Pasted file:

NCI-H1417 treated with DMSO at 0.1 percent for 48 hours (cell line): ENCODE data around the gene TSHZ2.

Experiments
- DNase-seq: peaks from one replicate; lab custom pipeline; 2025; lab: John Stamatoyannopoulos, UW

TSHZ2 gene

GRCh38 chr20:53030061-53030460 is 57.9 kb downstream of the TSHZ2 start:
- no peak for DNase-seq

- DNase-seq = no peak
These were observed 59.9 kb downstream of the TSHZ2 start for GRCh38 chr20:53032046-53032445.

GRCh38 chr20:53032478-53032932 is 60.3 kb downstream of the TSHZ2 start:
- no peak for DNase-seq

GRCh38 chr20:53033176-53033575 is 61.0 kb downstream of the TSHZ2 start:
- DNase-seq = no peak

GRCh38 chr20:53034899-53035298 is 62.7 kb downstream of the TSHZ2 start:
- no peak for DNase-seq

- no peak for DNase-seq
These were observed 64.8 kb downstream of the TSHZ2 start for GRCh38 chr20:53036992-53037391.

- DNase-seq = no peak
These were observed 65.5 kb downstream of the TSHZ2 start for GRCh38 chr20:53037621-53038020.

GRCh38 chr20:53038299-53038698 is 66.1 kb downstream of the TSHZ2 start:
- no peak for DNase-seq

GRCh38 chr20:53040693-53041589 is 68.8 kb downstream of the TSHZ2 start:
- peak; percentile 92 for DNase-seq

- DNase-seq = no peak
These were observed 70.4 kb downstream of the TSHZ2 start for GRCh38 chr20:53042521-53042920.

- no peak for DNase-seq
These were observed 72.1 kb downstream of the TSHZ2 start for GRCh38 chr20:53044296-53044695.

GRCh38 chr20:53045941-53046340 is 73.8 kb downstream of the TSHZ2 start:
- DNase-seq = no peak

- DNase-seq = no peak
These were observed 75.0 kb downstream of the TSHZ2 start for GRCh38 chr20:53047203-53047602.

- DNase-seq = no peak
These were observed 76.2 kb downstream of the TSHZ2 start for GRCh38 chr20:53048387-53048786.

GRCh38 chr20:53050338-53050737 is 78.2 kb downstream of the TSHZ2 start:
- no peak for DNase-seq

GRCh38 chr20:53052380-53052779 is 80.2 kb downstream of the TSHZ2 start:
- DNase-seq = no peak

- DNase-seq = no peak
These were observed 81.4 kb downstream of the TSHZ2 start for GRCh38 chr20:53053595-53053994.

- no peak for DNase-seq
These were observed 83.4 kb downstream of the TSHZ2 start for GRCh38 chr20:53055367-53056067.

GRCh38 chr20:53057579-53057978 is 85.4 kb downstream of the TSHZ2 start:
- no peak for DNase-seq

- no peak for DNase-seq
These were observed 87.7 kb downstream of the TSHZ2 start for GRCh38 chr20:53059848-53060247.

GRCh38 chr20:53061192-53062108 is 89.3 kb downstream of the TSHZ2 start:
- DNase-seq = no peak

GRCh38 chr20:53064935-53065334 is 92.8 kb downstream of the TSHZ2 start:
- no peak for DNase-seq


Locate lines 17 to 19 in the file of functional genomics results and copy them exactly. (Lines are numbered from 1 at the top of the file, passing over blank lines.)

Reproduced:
- DNase-seq = no peak
These were observed 65.5 kb downstream of the TSHZ2 start for GRCh38 chr20:53037621-53038020.

GRCh38 chr20:53038299-53038698 is 66.1 kb downstream of the TSHZ2 start: